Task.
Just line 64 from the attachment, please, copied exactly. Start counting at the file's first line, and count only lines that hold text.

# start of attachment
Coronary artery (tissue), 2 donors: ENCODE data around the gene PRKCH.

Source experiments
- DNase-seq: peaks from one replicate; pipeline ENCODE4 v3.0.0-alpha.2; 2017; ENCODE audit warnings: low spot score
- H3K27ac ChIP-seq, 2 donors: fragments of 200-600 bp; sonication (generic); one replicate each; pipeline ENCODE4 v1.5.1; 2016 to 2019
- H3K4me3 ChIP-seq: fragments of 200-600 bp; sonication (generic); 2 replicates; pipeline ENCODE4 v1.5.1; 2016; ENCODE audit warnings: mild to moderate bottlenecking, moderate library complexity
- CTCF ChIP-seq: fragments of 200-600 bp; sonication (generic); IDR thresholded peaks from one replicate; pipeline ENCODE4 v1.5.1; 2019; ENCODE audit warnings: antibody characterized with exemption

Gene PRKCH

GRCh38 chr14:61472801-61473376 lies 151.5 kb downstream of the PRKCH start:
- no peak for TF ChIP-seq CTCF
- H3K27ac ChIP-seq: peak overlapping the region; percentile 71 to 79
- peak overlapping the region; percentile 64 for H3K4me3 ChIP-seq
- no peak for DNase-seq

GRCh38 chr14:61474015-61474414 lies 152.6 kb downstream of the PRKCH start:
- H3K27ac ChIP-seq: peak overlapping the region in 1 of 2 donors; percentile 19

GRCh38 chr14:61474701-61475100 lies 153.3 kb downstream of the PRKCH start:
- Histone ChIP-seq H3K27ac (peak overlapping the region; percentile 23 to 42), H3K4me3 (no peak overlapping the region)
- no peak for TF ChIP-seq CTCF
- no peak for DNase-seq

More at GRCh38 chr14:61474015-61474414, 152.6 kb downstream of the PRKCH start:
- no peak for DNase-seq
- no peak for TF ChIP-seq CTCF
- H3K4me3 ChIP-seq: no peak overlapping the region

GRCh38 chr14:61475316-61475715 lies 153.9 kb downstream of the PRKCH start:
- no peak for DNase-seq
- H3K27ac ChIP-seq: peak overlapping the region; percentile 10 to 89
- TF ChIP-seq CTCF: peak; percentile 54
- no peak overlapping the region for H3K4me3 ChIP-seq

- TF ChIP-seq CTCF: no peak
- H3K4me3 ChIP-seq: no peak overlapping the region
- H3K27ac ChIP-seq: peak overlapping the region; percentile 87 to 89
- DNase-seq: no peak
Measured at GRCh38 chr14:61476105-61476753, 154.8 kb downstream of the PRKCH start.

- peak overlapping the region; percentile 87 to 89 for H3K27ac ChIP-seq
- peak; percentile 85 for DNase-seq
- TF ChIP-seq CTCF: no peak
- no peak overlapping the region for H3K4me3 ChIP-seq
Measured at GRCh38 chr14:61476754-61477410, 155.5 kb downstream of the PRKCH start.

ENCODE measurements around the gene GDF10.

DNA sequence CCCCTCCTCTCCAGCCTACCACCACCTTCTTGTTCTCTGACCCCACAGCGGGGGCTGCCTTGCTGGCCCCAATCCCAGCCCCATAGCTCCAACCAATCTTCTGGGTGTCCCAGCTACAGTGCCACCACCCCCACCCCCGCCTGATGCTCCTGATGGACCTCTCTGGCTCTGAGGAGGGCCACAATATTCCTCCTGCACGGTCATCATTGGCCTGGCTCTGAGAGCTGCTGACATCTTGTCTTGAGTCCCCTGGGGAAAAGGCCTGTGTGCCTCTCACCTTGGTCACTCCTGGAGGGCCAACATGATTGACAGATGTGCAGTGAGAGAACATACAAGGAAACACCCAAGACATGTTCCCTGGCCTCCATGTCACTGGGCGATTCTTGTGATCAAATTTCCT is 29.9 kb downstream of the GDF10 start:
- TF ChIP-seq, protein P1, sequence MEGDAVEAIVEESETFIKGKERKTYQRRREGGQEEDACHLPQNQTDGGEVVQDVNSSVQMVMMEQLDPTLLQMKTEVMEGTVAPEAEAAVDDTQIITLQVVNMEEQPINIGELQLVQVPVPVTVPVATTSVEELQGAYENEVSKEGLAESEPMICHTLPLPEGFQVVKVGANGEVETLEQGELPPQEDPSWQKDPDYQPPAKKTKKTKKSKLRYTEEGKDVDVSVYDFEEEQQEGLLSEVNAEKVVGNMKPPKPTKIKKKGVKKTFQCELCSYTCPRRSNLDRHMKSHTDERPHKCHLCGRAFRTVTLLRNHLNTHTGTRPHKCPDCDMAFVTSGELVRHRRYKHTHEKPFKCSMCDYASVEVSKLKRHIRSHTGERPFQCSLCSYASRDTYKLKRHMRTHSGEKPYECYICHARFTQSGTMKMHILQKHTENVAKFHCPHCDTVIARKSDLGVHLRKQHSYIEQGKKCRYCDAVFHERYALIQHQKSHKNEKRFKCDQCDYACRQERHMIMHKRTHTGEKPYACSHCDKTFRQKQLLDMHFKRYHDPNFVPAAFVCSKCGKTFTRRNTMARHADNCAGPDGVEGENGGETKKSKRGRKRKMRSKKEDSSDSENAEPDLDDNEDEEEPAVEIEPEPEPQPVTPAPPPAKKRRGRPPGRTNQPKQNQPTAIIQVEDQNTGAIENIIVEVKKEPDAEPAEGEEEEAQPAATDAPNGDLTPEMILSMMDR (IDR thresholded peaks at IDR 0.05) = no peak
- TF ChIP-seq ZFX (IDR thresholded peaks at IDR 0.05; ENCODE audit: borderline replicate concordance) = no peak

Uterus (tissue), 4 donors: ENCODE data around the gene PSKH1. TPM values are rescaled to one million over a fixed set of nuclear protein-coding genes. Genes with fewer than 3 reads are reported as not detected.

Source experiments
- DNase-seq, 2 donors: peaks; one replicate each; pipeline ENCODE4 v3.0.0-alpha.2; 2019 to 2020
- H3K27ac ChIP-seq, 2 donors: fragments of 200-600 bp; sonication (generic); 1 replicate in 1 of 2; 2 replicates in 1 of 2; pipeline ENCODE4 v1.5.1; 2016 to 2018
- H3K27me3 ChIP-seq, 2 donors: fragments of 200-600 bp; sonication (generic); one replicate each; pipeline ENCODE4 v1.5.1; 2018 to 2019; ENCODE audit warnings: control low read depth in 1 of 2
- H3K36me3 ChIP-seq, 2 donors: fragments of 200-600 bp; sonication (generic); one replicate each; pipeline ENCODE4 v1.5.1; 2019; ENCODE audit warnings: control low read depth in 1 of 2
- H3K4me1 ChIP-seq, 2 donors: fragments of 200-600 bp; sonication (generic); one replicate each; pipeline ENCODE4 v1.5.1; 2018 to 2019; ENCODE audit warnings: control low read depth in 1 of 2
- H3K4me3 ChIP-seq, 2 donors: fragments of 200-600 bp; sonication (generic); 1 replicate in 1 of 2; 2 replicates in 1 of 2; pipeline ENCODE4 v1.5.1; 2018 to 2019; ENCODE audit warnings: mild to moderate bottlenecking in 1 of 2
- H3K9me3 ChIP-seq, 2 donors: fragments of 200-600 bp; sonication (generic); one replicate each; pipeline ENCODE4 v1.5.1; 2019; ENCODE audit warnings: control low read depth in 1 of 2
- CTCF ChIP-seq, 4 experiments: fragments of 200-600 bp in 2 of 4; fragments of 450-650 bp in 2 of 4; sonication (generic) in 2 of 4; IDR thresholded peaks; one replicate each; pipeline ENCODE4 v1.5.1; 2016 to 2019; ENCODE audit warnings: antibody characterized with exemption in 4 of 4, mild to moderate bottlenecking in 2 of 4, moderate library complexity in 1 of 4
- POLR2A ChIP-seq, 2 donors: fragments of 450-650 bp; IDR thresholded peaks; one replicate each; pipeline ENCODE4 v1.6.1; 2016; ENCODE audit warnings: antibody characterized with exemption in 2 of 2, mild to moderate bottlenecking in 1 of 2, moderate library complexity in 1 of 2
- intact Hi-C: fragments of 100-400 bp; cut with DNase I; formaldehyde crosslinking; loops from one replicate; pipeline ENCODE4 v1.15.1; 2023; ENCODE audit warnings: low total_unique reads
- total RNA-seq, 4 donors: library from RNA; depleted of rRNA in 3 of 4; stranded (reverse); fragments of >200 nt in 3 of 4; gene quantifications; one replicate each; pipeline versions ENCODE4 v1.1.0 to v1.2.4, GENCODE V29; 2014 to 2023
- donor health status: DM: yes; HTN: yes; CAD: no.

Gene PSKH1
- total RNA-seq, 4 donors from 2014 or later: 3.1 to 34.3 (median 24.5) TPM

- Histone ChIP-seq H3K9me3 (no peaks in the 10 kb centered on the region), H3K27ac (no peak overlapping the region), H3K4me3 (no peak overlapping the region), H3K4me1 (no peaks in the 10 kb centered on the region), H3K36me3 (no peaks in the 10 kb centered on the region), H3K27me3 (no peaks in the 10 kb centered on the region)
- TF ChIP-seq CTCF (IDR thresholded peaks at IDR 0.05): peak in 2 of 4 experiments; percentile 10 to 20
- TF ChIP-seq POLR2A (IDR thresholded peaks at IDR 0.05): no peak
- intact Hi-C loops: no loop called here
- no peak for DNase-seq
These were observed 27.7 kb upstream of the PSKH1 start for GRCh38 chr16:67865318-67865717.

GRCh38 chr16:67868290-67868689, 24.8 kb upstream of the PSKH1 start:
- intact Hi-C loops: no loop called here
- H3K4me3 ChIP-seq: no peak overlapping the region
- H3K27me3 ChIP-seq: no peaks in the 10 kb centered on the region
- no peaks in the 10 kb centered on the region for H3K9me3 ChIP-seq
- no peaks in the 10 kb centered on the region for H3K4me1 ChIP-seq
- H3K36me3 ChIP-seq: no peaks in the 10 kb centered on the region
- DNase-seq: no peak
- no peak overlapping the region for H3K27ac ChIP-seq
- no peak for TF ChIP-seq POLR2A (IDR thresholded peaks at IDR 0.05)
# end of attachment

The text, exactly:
GRCh38 chr16:67868290-67868689, 24.8 kb upstream of the PSKH1 start: